…interactive fiction no longer appears to be commercially viable, but a constant stream of new works is produced by an online interactive fiction community, using freely available development systems… these systems allowed anyone with sufficient time and dedication to create a game, and caused a growth boom in the online interactive fiction community.

Today, the games created by enthusiasts of the genre regularly surpass the quality of the original Infocom games, and a number of yearly competitions and awards are given out to the best games in the field….

Yes, strange to say, there is a small but thriving community surrounding this arcane game form. None of them do it for the money—okay, maybe some who enter the competition for the cash prize ($500) do—which is what makes it truly remarkable (nearly everything about it is free—the games, the programs to play them, the authoring tools, the documentation—everything). They do it for a love of the craft.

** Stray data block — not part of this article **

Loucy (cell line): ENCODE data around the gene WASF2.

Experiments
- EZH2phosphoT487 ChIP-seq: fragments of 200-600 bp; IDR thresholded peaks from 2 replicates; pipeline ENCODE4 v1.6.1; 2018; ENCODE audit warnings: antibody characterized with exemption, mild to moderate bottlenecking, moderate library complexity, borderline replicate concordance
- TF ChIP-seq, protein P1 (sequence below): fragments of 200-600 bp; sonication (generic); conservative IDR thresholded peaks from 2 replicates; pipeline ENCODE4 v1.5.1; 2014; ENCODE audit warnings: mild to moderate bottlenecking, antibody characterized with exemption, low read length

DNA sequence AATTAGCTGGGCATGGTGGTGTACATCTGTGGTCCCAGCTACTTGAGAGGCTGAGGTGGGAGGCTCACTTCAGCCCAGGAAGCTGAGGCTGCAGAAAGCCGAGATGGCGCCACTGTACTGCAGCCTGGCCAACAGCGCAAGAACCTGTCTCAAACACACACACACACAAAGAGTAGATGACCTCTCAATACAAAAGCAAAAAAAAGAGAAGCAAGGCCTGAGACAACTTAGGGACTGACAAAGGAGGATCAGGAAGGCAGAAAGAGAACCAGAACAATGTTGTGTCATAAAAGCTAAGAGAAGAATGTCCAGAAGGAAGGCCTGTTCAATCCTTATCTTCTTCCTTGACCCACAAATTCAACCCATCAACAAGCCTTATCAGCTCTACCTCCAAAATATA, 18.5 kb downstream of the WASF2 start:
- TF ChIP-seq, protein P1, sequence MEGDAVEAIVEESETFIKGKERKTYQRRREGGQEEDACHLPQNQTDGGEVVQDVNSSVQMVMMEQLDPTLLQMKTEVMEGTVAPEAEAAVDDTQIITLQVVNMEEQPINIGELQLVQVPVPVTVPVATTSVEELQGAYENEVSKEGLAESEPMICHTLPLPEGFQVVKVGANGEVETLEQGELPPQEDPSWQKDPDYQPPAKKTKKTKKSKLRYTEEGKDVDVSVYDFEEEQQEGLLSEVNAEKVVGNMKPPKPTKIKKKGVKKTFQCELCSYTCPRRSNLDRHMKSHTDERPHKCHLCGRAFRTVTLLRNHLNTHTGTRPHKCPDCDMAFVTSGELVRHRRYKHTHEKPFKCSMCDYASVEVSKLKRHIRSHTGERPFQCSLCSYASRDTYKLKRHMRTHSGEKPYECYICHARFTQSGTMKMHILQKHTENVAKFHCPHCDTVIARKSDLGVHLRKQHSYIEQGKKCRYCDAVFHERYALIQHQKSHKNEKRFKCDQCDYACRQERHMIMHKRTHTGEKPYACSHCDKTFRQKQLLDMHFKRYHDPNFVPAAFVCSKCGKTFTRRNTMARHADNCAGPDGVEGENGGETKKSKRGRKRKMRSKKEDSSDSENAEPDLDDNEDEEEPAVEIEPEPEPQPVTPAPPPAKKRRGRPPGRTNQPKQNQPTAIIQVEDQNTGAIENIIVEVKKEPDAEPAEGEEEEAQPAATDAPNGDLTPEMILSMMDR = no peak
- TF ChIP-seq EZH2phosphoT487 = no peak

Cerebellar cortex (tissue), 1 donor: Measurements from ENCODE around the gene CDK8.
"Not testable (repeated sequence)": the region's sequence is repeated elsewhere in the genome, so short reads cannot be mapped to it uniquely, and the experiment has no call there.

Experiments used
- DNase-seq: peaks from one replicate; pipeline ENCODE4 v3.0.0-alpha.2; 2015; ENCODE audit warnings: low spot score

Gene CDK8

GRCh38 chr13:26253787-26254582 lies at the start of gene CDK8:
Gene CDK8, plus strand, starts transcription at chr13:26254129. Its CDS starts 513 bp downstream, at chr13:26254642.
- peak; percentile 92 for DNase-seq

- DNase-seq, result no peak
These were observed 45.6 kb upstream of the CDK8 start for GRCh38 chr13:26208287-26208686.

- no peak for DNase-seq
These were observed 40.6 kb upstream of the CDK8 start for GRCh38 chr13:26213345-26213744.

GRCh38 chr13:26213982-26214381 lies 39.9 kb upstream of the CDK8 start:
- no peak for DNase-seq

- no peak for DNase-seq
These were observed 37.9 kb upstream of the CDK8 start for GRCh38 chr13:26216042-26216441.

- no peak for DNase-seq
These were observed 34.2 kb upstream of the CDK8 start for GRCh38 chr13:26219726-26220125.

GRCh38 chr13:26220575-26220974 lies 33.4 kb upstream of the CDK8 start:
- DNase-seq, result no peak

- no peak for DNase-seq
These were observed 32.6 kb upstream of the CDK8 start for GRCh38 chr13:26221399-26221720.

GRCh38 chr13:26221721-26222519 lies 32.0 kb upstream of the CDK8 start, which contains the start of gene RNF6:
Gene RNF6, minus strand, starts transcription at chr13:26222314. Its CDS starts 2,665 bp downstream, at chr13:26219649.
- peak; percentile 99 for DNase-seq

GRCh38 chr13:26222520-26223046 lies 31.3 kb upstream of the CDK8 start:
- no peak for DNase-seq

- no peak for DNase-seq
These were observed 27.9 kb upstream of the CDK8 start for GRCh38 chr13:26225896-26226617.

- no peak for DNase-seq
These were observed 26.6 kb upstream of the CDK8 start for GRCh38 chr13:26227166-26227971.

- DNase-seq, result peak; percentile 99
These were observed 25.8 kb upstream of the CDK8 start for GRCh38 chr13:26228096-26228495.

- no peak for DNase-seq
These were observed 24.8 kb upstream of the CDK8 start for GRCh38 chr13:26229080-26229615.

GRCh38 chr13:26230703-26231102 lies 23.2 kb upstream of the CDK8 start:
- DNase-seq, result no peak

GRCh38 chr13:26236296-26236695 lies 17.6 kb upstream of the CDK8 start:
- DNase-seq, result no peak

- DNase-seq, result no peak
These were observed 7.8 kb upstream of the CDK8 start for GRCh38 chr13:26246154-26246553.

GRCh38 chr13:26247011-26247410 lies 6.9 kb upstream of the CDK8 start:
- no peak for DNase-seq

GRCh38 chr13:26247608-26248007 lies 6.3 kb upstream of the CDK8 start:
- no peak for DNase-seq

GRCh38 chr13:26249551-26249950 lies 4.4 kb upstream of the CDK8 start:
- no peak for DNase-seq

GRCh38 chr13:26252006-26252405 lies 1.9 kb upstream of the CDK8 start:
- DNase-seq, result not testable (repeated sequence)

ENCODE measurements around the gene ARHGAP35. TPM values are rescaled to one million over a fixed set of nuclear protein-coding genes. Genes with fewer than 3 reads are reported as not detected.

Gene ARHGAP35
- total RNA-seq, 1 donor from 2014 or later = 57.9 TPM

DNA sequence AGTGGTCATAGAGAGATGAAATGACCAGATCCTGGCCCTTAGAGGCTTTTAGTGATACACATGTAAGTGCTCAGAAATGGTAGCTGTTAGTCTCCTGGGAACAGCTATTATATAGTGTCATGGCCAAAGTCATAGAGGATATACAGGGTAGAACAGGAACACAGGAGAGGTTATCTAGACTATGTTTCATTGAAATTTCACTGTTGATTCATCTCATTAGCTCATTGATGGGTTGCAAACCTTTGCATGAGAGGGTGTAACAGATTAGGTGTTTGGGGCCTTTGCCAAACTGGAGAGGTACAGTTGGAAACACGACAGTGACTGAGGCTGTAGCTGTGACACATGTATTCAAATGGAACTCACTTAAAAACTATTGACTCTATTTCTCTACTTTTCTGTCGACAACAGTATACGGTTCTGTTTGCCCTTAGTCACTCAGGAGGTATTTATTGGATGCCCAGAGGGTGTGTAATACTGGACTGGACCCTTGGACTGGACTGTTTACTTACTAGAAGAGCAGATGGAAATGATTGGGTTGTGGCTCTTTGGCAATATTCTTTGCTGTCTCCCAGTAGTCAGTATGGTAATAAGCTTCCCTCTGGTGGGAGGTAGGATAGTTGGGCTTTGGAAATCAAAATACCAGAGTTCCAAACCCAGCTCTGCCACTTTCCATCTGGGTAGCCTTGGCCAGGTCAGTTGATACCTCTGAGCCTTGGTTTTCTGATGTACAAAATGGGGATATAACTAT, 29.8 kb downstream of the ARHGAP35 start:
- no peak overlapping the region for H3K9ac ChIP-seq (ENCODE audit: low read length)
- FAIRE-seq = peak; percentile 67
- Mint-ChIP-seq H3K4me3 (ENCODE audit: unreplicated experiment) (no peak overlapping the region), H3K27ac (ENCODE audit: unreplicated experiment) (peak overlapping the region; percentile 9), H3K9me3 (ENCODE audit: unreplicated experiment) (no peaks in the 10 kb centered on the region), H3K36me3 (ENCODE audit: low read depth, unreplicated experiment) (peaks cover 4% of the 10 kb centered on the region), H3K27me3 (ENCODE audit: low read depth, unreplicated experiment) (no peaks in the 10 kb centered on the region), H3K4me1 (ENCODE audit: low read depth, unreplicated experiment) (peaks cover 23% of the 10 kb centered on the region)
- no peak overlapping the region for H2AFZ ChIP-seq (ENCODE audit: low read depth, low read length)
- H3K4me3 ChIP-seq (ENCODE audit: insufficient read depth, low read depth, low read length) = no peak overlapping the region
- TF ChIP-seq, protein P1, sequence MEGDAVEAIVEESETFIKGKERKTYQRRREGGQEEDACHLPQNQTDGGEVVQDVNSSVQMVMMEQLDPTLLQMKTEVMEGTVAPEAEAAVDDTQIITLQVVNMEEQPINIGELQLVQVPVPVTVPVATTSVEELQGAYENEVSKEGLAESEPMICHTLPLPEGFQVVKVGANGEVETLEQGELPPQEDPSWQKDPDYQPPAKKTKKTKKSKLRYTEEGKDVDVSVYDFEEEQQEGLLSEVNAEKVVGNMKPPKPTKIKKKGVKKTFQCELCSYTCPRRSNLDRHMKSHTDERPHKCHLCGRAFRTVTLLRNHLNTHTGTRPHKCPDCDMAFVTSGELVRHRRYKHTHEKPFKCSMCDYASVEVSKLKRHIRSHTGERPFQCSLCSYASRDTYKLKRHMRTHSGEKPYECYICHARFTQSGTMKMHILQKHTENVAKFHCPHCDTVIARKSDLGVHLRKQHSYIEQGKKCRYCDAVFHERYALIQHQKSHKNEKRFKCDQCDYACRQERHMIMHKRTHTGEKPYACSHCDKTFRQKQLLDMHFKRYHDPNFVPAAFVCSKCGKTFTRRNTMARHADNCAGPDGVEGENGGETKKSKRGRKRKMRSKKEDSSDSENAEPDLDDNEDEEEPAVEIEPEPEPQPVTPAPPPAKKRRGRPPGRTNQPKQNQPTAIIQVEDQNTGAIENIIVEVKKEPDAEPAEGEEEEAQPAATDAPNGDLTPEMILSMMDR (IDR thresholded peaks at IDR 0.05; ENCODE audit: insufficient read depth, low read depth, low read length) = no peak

What’s weird is this week, the Wall Street Journal Online published an article on text adventures: Keeping a Genre Alive. Total coincidence; in fact, I was checking out the IF sites before I saw the article. That’s kind of a freaky wavelength. At any rate, it’s a bit of a look-down-the-nose take on the genre and IF community, but it’s not all bad.

So, having “rediscovered” interactive fiction (and downloading and checking out the latest authoring tools), writing some will be added to my perpetual list of Things I’d Like To Do But Don’t Have The Time For. This like many other interests will fall off the list at some point (probably in the near future) and then be re-added when I rediscover it again. It’s a big list. I’ll post it sometime.